(2011, April 21). Retrieved from http://www.cdc.gov/obesity/childhood/data.html Ebbeling, C. B., Pawlak, D. B., & Ludwig, D. S. (2002). Childhood obesity: public-health crisis, common sense cure. The Lancet, 360, 473-482. Retrieved from http://www.commercialalert.org/childhoodobesity.pdf Perinatal.
Self-esteem and cognitive development in the era of the childhood obesity epidemic. Obesity Reviews, 9(6), 615-623. doi:10.1111/j.1467-789X.2008.00507.
Children from poverty stricken families are also at greater risk for obesity than other socioeconomic groups (Center for Disease Control and Prevention, 2004). Obesity begins with consuming more food portions than the body requires. Food advetisements is everywhere from roadside signs, glowing vending machines and brightly colored packaging on grocery store shelves. Even while enjoying a favorite television program, there is no escaping the never-ending advertisements from food establishments Parents can help their children by setting an example by demonstrating good eating habits. Planned family meals with better food selections helps to avoid junk and fast foods.
Academic Search Premier. Web. 15 Nov. 2013. Li, Ji, and Neal H. Hooker. "Childhood Obesity And Schools: Evidence From The National Survey Of Children's Health."
“Children whose BMI exceeds 25-30 kg/m2 are classified as overweight- obese”(Jenvey 810). America, this is a nationwide issue. According to the Centers for Disease Control, nationwide, an estimated thirty two percent of American children ages two to nineteen are overweight, including seventeen who are obese. Childhood obesity is an extraordinary epidemic that can be reduced by parents enforcing restrictions and guidelines on food options by children, informing children of the importance of what they consume, and increasing daily physical activity. Parents are a key factor in a children’s influence or decision on everyday food choices.
Unfortunately, instead of the child obesity rate decreasing, it has nearly tripled over the past few decades! With that said, childhood obesity is impacting the youth of America, and overall affecting our society through different aspects, which typically continue into adulthood. The things children f... ... middle of paper ... ...besity. Works Cited Green, Gregory; Riley, Clarence; Hargrove, Brenda. “Physical Activity and Childhood Obesity:Strategies and Solutions for Schools and Parents.” Education 132.4 Summer 2012: p915-920.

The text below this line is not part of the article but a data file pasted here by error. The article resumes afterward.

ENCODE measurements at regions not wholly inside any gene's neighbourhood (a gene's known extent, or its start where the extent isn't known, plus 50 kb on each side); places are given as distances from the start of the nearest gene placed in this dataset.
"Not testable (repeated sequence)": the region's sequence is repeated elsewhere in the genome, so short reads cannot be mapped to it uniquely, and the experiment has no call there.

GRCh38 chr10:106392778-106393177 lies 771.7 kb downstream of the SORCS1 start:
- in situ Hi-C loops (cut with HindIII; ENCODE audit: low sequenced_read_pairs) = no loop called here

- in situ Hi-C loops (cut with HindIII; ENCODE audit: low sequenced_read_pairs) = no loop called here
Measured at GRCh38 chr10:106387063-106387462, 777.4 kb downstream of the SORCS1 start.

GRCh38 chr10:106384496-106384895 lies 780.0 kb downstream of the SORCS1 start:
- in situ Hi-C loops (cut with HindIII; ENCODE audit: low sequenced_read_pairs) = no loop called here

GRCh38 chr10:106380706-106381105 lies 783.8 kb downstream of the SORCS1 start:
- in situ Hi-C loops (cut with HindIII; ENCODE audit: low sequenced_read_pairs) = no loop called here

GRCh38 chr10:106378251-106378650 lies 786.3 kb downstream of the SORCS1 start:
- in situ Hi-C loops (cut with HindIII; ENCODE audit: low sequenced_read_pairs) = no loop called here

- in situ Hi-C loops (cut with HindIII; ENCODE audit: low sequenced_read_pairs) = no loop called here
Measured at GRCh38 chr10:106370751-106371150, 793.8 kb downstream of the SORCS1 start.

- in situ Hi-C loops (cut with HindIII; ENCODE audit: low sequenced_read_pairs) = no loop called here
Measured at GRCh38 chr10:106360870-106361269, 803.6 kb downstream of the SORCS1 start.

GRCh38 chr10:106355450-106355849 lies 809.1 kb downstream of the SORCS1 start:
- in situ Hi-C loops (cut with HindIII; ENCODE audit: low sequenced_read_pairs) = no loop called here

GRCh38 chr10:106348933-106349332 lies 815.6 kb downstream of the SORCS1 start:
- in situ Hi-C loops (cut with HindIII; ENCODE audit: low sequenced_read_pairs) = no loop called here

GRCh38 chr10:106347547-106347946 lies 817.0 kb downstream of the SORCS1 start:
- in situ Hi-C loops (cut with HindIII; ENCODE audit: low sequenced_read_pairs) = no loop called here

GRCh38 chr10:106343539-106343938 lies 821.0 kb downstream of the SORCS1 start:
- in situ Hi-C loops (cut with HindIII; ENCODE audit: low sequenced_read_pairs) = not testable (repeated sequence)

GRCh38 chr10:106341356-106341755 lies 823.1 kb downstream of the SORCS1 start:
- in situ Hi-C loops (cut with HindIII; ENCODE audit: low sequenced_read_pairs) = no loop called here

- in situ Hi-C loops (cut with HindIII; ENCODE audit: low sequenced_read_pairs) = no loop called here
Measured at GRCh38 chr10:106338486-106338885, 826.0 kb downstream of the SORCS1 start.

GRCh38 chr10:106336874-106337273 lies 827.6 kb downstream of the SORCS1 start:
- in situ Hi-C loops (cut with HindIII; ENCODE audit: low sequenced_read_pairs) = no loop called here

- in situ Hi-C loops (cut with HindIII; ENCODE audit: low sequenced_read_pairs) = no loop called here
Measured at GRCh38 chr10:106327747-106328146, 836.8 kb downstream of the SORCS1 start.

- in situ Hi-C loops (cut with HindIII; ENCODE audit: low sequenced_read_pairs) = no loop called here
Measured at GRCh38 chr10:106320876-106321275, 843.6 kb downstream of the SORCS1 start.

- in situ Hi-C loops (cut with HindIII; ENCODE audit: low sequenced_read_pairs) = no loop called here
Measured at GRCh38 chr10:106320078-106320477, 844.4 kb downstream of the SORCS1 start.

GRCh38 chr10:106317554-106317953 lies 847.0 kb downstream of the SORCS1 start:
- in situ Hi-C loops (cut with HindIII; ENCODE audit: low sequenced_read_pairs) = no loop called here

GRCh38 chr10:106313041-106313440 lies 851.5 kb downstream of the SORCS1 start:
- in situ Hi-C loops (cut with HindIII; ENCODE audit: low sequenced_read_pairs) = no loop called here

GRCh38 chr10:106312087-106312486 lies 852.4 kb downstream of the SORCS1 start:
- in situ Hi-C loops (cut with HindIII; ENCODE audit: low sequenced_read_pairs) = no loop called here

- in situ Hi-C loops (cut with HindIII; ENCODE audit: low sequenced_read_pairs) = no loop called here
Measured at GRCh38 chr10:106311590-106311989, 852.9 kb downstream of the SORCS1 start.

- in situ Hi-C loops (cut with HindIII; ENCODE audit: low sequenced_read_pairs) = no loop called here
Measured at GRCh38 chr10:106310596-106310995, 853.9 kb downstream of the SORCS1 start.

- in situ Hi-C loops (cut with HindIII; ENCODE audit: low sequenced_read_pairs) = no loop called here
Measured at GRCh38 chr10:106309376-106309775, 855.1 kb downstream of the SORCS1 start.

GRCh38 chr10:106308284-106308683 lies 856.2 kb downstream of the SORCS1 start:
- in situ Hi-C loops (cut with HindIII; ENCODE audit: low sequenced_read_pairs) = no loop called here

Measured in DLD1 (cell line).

"Insights from the Genetics of Severe Childhood Obesity." Hormone Research 68.S5 (2007): 5-7. Web. 1 Feb 2011. Jeffery, Robert.
Excess weight at a young age has tracked to higher and earlier death rates in adulthood. This paper will pinpoint strategies to use to help decrease the incidence of obesity Maintaining a healthy weight as well as general health and wellbeing requires eating a balanced nutritious diet and engaging in physical activity. In today’s society, children and adolescents are less likely to eat healthy and participate in physical exercise because of modern conveniences like the computer, cars and fast food. Childhood obesity has more than doubled in children and quadrupled in adolescents in the past 30 years (http://www.cdc.gov/healthyouth/obesity/fcats.htm). From 1980 to 2004 the percentage of youth who were obese tripled from 7% to 19% in children (6-11 years) and 5% to 17% in adolescents (12-19 years) (“Nihiser”).
Vital Signs: Obesity Among Low-Income, Preschool-Aged Children – United States, 2008-2011. MMWR: Morbidity & Mortality Weekly Report 62.31 (20130): 629-634. Consumer Health Complete – EBSCOhost. Web. 19 Nov. 2013.
Consensus Statement: Childhood Obesity. The Journal of Clinical Endocrinology & Metabolism, 90(3), 1871–1887. doi:10.1210/jc.2004-1389 Wang, Y., & Lim, H. (2012). The global childhood obesity epidemic and the association between socio-economic status and childhood obesity. International Review of Psychiatry, 24(3), 176–188.